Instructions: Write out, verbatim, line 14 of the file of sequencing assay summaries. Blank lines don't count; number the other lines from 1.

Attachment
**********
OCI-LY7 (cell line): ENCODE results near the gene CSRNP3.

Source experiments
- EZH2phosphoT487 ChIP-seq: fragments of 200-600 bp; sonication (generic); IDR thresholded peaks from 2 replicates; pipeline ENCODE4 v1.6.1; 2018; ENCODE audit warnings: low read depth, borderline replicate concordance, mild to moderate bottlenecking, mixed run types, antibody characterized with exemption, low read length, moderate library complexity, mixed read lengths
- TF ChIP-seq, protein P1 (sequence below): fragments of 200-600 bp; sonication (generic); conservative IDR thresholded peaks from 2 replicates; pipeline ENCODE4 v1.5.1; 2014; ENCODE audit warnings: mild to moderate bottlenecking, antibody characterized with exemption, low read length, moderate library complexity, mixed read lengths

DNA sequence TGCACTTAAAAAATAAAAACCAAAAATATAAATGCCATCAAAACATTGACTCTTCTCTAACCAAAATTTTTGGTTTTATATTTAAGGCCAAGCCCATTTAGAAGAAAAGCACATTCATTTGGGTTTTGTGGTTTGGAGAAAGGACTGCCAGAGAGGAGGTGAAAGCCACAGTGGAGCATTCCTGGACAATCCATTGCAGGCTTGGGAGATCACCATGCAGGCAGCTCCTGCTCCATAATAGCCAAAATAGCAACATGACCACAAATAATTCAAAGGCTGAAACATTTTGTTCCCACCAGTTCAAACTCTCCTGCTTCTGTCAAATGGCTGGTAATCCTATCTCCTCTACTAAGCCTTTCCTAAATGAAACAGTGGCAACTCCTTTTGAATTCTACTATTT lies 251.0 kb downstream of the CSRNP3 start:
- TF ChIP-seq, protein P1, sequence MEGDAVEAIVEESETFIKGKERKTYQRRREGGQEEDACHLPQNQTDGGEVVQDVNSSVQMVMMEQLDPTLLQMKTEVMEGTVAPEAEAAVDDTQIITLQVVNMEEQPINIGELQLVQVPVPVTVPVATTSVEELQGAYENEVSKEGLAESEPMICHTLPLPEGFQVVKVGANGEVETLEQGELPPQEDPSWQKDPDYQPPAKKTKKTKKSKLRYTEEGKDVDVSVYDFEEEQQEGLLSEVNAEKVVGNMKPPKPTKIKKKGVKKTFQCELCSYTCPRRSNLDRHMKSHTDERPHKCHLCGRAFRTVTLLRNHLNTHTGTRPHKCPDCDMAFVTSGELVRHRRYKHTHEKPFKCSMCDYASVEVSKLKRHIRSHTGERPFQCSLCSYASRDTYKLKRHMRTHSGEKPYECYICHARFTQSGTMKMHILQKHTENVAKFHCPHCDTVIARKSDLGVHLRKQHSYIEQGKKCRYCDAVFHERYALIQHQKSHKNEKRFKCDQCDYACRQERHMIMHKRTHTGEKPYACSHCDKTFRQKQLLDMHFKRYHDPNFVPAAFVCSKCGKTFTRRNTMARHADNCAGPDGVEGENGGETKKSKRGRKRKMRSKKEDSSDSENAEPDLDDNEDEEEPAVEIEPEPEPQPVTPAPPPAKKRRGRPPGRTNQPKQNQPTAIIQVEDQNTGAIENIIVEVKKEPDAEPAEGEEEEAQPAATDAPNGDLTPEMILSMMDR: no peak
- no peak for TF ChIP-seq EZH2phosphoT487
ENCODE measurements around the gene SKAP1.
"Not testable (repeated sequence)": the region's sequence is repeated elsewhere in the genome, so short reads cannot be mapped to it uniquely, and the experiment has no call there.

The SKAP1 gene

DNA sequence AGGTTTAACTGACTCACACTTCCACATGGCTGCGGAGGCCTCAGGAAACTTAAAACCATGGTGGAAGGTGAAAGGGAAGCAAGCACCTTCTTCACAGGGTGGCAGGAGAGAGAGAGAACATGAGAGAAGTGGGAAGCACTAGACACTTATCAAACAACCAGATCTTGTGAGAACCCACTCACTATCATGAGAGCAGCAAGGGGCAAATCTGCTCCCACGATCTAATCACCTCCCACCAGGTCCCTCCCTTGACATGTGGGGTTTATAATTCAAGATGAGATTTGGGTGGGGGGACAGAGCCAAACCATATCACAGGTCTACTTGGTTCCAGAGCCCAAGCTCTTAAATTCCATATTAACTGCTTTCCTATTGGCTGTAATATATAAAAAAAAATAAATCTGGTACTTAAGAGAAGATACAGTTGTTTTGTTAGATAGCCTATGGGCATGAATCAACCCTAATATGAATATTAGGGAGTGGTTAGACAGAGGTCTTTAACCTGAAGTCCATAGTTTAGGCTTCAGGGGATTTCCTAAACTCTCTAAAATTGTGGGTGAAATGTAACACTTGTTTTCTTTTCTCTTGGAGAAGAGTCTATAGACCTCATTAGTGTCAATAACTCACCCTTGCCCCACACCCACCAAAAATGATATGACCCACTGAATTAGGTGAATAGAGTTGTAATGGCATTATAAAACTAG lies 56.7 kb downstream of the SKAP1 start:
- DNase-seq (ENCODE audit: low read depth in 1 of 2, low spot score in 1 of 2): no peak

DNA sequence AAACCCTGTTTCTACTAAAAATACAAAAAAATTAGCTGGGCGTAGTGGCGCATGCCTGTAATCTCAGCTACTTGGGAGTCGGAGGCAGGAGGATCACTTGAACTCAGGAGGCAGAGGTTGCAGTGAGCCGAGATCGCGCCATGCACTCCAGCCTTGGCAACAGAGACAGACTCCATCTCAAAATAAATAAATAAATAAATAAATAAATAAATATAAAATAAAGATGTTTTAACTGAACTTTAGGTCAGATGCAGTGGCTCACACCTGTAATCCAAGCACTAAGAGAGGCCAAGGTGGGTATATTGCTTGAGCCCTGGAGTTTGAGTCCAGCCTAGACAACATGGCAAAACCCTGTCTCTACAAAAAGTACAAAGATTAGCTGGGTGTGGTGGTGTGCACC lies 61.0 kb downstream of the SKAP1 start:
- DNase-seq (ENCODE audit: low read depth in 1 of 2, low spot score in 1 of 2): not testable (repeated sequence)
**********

- DNase-seq (ENCODE audit: low read depth in 1 of 2, low spot score in 1 of 2): not testable (repeated sequence)